Instead, I’m making every meal count, starting with breakfast and I’ve become inventive with my lunches, by making things like these Teff flatbreads called Injera:

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My one coffee a day has remained and I’ve had a glass of wine with dinner if I’ve fancied it, so I don’t feel as though I’ve really missed out on an awful lot.

Not that I’m saying it’s been easy. There is something about red wine that screams ‘dark chocolate’ and I found myself longing for something like that the other day. It was the day after I made apple cake for the troops and had to watch them all tucking in and enjoying it. I guess my brain just felt it needed something.

Apple Slice - A Free From Life

The bonus is weight loss and it always is for me when I do this. I’ve already lost 2kg and I’m feeling fitter and leaner for it. This could have more to do with the amount of exercise I’m also doing: walking the dog once or twice a day has meant that I must be exceeding my daily number of required steps for sure.

It’s a cycle though isn’t it? Healthy eating means you feel better on yourself. You’re leaner, which also makes you feel fitter and inclined to do more exercise and so it goes on.

A friend asked would I be gorging on chocolate come Easter Sunday. The answer is no because I don’t like it much anyway (milk chocolate) and because I don’t crave it at all. Will I celebrate by having that dark chocolate I was craving earlier this week? I’m not sure about that yet. A part of me thinks I should, whilst another part thinks it would be a shame after going so long without sugar. It would be like falling off the wagon.

I didn’t do this to give up sugar for life though, just to give it up for a long enough period to get my health back on track. Some sugar will creep in to my diet again as the year continues. I won’t feel guilty for that, but will try to make sure it is kept to a minimum and that it doesn’t get out of control.

Then I will do this all again next Lent.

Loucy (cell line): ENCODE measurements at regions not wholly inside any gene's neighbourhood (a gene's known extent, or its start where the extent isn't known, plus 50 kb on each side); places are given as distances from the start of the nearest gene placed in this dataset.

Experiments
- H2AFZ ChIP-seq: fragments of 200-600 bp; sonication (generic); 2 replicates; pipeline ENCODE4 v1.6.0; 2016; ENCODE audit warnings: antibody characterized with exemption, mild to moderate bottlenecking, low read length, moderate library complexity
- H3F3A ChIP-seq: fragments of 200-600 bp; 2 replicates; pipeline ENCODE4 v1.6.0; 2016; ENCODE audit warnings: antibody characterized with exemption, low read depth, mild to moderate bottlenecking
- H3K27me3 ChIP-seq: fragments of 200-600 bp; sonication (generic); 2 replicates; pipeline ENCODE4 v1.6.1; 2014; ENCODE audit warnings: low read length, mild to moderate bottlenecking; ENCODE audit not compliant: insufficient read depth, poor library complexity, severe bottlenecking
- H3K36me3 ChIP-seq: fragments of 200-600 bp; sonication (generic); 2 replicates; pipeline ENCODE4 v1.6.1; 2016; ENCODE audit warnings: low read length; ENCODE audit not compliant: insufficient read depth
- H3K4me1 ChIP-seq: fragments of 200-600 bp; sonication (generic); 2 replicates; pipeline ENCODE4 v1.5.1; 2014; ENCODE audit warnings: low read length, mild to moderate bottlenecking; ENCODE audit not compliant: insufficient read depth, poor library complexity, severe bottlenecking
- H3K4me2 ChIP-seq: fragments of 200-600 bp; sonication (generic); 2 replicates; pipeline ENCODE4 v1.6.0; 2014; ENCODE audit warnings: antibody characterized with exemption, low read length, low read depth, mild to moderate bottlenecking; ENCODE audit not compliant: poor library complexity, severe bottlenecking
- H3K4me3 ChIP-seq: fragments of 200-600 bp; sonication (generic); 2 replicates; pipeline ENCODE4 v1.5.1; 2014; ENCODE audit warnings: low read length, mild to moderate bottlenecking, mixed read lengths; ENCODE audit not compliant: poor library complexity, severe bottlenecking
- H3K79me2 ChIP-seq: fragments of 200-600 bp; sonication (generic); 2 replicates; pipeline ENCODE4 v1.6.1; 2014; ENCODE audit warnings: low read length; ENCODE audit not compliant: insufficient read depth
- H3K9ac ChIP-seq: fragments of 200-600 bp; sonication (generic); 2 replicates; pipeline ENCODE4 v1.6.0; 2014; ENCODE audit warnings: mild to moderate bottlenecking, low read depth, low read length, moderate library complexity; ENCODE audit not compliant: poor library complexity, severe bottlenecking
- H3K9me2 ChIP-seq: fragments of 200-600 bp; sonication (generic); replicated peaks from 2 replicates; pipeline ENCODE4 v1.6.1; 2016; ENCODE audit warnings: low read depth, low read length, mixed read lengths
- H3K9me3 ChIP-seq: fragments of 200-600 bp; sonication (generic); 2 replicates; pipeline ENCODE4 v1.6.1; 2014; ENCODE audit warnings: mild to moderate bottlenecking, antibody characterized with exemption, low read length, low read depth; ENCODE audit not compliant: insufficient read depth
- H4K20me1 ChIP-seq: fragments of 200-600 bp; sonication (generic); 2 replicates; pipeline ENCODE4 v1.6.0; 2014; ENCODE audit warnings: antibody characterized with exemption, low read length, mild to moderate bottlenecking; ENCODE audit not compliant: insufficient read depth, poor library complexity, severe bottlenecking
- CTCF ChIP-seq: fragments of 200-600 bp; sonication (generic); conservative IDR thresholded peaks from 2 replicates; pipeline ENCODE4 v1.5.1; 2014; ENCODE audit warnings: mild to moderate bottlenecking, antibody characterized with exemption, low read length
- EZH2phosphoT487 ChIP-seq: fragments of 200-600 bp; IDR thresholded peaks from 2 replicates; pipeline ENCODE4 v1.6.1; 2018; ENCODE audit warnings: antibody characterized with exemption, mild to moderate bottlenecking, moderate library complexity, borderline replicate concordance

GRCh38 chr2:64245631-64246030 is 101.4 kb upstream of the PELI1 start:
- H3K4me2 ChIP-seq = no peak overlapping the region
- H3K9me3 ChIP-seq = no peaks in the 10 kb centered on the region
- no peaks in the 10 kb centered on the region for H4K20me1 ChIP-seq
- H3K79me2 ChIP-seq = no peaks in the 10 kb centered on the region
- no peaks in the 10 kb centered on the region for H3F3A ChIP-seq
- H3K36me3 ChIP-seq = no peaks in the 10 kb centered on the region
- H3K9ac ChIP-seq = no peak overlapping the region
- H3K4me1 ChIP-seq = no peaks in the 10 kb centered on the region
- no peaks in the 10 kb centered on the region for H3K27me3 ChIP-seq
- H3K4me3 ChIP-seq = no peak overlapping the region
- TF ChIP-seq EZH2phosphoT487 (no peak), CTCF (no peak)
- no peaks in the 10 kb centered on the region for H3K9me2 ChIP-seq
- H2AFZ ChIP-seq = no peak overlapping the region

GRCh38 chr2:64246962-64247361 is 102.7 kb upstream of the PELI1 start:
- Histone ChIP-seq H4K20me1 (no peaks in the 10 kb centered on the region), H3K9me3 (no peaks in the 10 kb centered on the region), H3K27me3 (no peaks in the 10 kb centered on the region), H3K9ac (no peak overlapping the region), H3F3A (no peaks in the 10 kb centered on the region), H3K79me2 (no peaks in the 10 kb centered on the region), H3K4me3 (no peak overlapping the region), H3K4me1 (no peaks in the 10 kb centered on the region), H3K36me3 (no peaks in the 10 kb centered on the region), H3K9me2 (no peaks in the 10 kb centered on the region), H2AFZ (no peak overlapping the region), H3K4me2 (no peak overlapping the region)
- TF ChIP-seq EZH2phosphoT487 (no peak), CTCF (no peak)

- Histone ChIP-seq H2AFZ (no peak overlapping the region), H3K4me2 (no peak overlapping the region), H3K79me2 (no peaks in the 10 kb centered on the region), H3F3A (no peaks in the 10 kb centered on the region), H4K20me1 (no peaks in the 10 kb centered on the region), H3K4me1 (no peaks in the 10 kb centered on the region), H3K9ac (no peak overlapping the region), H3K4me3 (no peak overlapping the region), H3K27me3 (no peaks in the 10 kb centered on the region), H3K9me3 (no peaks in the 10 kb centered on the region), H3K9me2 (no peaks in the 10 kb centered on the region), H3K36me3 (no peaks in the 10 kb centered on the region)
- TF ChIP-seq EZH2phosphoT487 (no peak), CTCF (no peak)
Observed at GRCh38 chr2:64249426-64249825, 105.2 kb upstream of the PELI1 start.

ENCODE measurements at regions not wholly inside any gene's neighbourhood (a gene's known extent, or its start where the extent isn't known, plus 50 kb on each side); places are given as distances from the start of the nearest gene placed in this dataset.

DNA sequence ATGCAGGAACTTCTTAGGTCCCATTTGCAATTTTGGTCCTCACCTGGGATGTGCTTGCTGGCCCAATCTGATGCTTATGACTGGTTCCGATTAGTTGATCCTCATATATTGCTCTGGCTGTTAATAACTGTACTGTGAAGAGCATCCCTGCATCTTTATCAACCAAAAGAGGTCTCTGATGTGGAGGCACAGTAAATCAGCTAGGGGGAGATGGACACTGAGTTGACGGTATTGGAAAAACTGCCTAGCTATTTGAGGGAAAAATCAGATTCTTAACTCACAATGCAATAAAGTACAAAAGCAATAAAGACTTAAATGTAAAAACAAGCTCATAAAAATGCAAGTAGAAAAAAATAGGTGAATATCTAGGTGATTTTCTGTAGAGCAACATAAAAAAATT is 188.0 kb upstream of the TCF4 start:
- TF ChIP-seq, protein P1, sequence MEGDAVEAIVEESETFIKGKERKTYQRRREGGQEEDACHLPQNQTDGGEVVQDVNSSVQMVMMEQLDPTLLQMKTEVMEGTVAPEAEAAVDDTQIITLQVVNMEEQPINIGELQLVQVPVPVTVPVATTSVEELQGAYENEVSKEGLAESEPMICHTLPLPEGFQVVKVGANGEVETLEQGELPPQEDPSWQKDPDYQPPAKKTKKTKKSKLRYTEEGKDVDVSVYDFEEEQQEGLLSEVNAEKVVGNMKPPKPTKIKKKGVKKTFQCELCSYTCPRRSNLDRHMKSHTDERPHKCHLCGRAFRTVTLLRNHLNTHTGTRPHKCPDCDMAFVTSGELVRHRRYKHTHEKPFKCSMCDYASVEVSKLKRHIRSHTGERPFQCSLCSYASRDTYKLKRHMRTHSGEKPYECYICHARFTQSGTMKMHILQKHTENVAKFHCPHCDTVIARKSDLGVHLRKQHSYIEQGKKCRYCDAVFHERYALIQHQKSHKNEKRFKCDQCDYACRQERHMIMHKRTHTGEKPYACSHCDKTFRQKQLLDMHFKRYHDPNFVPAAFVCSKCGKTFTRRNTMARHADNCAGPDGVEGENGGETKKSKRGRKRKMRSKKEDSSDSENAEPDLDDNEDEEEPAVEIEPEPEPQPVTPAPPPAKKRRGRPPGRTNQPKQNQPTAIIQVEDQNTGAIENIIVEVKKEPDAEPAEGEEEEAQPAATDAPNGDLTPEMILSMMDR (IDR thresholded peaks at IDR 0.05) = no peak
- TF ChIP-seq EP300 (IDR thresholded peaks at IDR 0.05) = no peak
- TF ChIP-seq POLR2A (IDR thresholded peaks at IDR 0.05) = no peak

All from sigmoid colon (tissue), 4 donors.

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Sugar fasting and eating healthily for Lent

Green Smoothie - A Free From Life

Although I try to be healthy most of the year round, every Lent, I make a special effort. As a Catholic, growing up we were always asked to give something up for Lent. It’s supposed to be a period of reflection and prayer in preparation for Easter, one of the most important dates in the Catholic church.

Most people have heard of Lent even if they don’t celebrate or participate in it. Traditionally, Shrove Tuesday was the day when people used up their larder ingredients in preparation for the fasting period of Lent. That’s how we came to have pancakes on this day, because it’s an easy way to use up butter, eggs, milk and flour.

For me, Lent is a period of time, with a beginning and an end. That means I can discipline myself that little bit more, to make sure I don’t waiver from my goals. I give up sugar and I eat as cleanly and as healthy as I can.

The first time I did this, it was difficult, but since then, I’ve included less and less sugar into my diet, so each time I do it, it gets that bit easier. This is my third year and I’m keeping to this little tradition I’ve started because over the course of the year, a little bit of sugar does creep back in to my diet.

That’s fine though, I’m not beating myself up about it. If I fancy a cherry and almond slice from Costa then I’ll have it, but during Lent, there will be nothing like that.

I’ve started my week on a soup and smoothie cleanse. The soup is my simple leek and swede recipe and I made a big batch of it at the beginning of the week to see me through.

Gluten, dairy and nightshade free soup

The smoothie is apple, cucumber, celery and spinach, topped up with coconut water.

Green Smoothie - A Free From Life

Breakfast has been my overnight oats, with some banana and almond butter stirred in to make it extra filling.

Overnight oats - A Free From Life


Snacks have been mixed nuts and I’ve had a meal in the evening with the rest of the family.

I won’t carry on eating like this until the 24th March, when Lent is officially over, but I will keep you informed about what I add to my diet and how I get on.

Giving up sugar is easier than giving up coffee.

For me that is anyway. I once gave up coffee for Lent and found it ever so hard. Even though I only have one coffee a day, it’s kind of like my one vice and if I’m giving up sugar, I think I will keep my morning coffee as something to look forward to. I just won’t be having a sweet treat to go with it that’s all.

Have you given up anything for Lent?